Article by Raksha Singla

Quantum mechanics is intrinsically random. When a quantum state undergoes an evolution through a quantum process, the output state is a well-defined mathematical object, but we can only access it through measurements. Each measurement produces an output that belongs to a probability distribution that follows the Born rule. This could be seen as a bottleneck for a quantum developer compared to classical computation. But when quantum information is used cleverly, we can encode the results of our problem in a few measurement outcomes enabling solving challenging problems for classical computing (see Shor algorithm example for instance here) .

What do people call a shot in the context of quantum computing?

One “shot” represents one execution of a quantum circuit.

Given the probabilistic nature of the system, conducting multiple iterations of the system (obtaining many shots) is necessary to gather data for statistical analysis of the algorithm’s operation. The concept of “shots” is universally embraced by most quantum providers. But the precise implementation of “shots” and their management will vary among different frameworks as it depends on the specific characteristics of the hardware system.

**How do we define shots at Quandela?**

Our computing architecture works with linear optics. We send single photons in a quantum circuit composed of tunable linear optical elements which results in an operation optical elements forming the quantum circuit performing the processing action on states of photons (input source) acting as a qubit in the Fock space (for an explanation of the Fock space see here). A photon-coincidence event — detection of at least 1 photon at the output — Detection of 1 or multiple photons by the detectors at the output defines a single execution of a quantum experiment.

Our QPU sends single photons at a periodic rate into the chip implementing the circuit designed by the user. While these photons may undergo absorption at various points within the hardware. Nevertheless, whenever at least one photon is detected at the optical chip’s output (termed as a photon-coincidence event), it marks the end of a single execution and the measured output constitutes a data samplewe consider that the quantum circuit has been executed. Our shot count is thus defined as the number of photon-coincidence event during the computation.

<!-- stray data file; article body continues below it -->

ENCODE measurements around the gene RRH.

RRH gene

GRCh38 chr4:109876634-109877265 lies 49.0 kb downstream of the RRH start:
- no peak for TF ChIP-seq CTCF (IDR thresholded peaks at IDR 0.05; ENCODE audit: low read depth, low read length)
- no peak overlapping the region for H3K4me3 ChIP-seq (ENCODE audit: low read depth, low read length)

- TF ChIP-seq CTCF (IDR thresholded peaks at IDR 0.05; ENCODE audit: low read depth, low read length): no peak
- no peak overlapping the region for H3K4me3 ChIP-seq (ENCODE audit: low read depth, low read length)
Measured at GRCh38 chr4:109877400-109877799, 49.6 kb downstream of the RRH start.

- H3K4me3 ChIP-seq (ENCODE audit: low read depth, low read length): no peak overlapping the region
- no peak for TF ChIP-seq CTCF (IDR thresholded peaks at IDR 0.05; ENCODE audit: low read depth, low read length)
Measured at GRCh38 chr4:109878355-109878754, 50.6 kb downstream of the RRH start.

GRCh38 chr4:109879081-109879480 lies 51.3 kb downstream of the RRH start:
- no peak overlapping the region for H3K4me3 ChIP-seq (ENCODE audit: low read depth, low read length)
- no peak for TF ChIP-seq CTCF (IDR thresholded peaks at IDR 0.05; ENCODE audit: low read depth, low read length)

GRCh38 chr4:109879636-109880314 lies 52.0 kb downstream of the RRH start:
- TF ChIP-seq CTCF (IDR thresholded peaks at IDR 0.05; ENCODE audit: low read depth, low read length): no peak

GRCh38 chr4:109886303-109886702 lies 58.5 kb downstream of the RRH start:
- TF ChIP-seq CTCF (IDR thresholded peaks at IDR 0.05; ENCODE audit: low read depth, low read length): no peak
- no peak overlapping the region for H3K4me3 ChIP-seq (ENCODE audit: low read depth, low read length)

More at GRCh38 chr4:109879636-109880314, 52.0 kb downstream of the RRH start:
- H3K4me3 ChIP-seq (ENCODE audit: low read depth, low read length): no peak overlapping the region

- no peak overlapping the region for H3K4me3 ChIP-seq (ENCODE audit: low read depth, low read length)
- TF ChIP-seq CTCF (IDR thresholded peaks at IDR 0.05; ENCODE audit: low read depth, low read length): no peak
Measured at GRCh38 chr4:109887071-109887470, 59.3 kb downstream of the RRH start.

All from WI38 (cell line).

A user may not necessarily want to sample single photon detections; they may specifically desire samples with a certain number “N” (>1) of photon coincidences and request these as the output. In such cases, the system may need to be run with a number of shots exceeding the requested number of samples, as multiple photon coincidences are anticipated. Recognizing this user preference, we have incorporated a tool in Perceval to calculate estimate the necessary number of shots based on the user’s desired sample count. This tool conducts the estimation by considering the unitary of the implemented circuit, the input state, and the performance characteristics of the device.

**How Shots will Revolutionise our User’s Experience?**

*Access to Quantum State Distribution:*

In the light of the definition that characterises “Shots” as the output detected during each circuit execution, they offer direct access to the probability distribution of a quantum state.

*Predictable output rate:*

In a photonic system characterised by instantaneous gate applications and a complex input state preparation timing (see detail on demultiplexing here), the time capture of shots clearly indicating the end of a single execution is exhibiting variability attributed to this input state time sequence, the actual configured circuit, and system transmittance factor. Working with shots guarantee a predictable output rate independent of these fluctuations.

*Simplified User Interactions:*

The incorporation of shots not only seeks to standardize user interactions with running algorithms on our Quantum Processing Unit (QPU) through our cloud services but also provides them with a more standardized parameter for understanding their resource needs. This enhancement contributes to a clearer and more consistent measure.

*Predictability for Time and Cost:*

-Shots, being highly predictable, offer the most reliable means to estimate the time and cost of running an algorithm.

-This stability in parameter counting results in fixed pricing, ensuring fairness to users and independence from the variability of the performance of the physical QPU device.

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